Shop Limited-Edition Prints of Mia Bergeron’s Imaginative Works from Sebastian Foster

May 23, 2022

Sebastian Foster

“Stop Running”

Austin-based gallery and print studio Sebastian Foster has a new addition to its roster, Tennessee-based artist Mia Bergeron. To celebrate her joining the gallery, they’re releasing a collection of limited-edition prints of the artist’s dreamlike, dualistic works.

A classically trained oil painter, Bergeron uses modern techniques and concepts to create layered pieces. She often oscillates between the fictitious and the observed, blending the realities of the physical world with the fanciful and imaginative. Through phantasmic figures and mundane domesticity turned eerie, Bergeron explores seemingly disparate sentiments within a single work, whether through the contrasts between curiosity and loss, longing and presence, or emptiness and saturation.

Add Bergeron’s ethereal renderings to your collection by heading to the Sebastian Foster site. The gallery also represents numerous artists previously featured on Colossal, including Grant Haffner, Jeremy Miranda, Sabine Timm, and Diana Sudyka, who have originals and prints available, as well.





Aurora Living

“Next Year”

“Tranquil Ghosts”




SVA’s Continuing Education Courses Begin June 6

May 16, 2022


Artwork by Eugenia Mello, Illustration Residency Alumnus, SVA

Whether it’s to advance your career or try something new, SVACE offers more than 230 online and in-person offerings to choose from. Visit sva.edu/ce to view the courses, which begin on June 6.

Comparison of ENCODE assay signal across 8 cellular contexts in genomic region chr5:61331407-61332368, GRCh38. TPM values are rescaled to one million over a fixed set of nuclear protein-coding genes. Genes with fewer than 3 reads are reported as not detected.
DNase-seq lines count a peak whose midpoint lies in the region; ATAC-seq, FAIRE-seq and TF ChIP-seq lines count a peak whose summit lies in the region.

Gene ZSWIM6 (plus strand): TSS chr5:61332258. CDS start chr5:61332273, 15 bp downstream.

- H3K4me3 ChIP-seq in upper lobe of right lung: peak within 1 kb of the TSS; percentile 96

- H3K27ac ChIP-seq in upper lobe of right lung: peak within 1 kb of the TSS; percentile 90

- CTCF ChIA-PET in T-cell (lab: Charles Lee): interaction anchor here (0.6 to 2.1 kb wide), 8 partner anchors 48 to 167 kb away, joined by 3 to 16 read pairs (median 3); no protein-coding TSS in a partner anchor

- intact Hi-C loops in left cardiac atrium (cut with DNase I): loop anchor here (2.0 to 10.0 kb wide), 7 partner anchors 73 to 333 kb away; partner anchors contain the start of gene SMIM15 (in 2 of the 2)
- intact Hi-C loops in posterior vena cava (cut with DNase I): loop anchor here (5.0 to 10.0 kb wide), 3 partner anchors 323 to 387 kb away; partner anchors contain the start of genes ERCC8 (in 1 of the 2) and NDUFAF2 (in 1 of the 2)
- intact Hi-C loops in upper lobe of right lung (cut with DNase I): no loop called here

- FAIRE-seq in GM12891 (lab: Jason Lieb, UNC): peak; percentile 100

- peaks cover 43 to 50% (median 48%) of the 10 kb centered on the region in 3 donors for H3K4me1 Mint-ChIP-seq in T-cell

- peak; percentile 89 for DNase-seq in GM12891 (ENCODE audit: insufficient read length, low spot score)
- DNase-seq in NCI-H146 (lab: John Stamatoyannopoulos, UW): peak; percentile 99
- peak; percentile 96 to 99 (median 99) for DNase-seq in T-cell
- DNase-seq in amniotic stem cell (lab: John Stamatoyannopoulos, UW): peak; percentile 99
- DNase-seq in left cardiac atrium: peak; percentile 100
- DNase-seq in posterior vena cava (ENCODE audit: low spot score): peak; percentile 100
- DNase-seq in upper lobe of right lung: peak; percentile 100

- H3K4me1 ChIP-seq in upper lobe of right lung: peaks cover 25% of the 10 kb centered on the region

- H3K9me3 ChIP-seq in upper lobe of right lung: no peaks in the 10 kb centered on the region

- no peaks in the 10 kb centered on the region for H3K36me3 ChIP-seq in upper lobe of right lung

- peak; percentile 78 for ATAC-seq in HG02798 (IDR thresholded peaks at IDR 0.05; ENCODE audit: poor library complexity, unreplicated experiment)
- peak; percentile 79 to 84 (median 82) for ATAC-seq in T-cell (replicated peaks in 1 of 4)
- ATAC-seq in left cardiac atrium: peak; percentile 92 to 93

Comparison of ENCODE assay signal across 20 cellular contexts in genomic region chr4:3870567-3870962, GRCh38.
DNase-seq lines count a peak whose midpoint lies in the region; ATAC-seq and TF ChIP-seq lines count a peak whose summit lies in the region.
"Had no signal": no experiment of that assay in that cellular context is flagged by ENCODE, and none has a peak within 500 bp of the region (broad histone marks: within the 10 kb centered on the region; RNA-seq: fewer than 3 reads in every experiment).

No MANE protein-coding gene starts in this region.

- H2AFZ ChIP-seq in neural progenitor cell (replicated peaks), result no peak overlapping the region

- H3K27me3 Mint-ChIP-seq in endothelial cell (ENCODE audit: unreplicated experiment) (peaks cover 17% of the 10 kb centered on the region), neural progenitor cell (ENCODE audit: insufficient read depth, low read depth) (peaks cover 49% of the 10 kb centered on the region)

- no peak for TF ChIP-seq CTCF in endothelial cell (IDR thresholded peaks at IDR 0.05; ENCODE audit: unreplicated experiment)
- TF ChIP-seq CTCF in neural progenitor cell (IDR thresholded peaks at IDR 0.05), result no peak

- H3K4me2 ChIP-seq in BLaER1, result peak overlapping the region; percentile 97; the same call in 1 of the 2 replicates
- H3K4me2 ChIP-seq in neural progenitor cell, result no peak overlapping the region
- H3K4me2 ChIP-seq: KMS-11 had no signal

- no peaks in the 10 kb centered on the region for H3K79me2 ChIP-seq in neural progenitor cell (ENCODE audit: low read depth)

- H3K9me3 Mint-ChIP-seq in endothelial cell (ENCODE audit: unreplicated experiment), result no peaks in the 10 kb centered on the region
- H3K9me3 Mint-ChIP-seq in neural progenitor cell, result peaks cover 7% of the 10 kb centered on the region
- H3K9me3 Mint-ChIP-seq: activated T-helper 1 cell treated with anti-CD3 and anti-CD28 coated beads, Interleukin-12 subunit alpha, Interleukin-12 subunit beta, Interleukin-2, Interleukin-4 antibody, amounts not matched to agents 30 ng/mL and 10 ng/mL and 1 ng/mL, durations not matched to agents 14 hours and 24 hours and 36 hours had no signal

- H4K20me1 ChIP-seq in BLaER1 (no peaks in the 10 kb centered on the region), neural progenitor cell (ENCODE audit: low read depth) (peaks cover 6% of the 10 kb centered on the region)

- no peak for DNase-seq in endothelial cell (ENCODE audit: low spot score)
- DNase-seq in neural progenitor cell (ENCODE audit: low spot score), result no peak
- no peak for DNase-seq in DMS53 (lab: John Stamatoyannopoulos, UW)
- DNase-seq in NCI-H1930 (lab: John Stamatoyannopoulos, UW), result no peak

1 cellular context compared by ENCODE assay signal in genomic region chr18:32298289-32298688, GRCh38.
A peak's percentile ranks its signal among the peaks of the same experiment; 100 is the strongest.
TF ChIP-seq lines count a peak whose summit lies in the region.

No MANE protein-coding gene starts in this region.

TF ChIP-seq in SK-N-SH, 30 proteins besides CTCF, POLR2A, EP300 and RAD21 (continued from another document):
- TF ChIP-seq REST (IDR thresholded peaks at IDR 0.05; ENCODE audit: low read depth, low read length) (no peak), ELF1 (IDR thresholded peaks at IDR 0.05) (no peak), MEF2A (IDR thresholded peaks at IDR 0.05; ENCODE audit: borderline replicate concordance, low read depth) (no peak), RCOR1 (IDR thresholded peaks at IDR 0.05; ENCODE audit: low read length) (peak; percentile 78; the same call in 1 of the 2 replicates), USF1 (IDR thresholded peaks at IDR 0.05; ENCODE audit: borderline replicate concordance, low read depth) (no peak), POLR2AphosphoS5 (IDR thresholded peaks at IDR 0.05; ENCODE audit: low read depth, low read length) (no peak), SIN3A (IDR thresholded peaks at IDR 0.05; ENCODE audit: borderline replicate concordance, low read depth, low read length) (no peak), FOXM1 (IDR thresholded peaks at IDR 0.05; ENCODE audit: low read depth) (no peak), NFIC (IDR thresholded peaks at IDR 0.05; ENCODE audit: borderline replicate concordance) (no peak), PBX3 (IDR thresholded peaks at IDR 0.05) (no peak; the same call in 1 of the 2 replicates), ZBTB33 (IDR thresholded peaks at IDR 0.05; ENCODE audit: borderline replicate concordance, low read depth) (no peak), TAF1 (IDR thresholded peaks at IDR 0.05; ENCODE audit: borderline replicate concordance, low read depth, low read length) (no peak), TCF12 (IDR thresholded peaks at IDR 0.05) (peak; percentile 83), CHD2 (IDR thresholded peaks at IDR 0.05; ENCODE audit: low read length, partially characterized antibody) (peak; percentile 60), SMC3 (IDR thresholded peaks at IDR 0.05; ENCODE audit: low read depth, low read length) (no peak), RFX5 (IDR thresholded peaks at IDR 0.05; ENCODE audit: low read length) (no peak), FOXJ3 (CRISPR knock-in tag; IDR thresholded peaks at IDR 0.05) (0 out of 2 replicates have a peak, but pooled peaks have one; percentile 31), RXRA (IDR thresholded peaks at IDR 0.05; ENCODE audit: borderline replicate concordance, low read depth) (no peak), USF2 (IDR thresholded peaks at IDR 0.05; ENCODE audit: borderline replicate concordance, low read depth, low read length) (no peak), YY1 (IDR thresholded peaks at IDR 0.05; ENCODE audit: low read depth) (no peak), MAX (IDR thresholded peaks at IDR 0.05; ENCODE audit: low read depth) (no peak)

Online and in-person courses are available in:

Free Virtual Events & Information Sessions

Registration Details

Course Advice
If you need advice or have questions, please email [email protected] to connect with one of our course advisors.

About the School of Visual Arts
School of Visual Arts has been a leader in the education of artists, designers, and creative professionals for seven decades. With a faculty of distinguished working professionals, a dynamic curriculum, and an emphasis on critical thinking, SVA is a catalyst for innovation and social responsibility. Comprising 6,000 students at its Manhattan campus and 35,000 alumni in 100 countries, SVA also represents one of the most influential artistic communities in the world. For information about the College please visit sva.edu.

Division of Continuing Education
E-mail: [email protected]



.ART Domains Celebrates Five Years of Building Digital Identities

May 9, 2022


Multidisciplinary artist Shantell Martin. Photo by Timothy Schenck

Since launching in 2017, .ART has become a popular extension for creatives and is among the top five fastest-growing domains—all through organic growth and remarkably high renewal rates. A website on .ART can be anything: an online portfolio, a point of entry for all of your social media accounts, a revenue-generating marketplace, or even a cool name for your NFT. Its community of more than 200,000 users includes creative organizations, individual personalities, and industry giants like the Louvre, Marina Abramovic Institute, LACMA, ICA London, Amazon, Bank of America, Mercedes, Pixar, Kickstarter, Vivienne Westwood, and many others.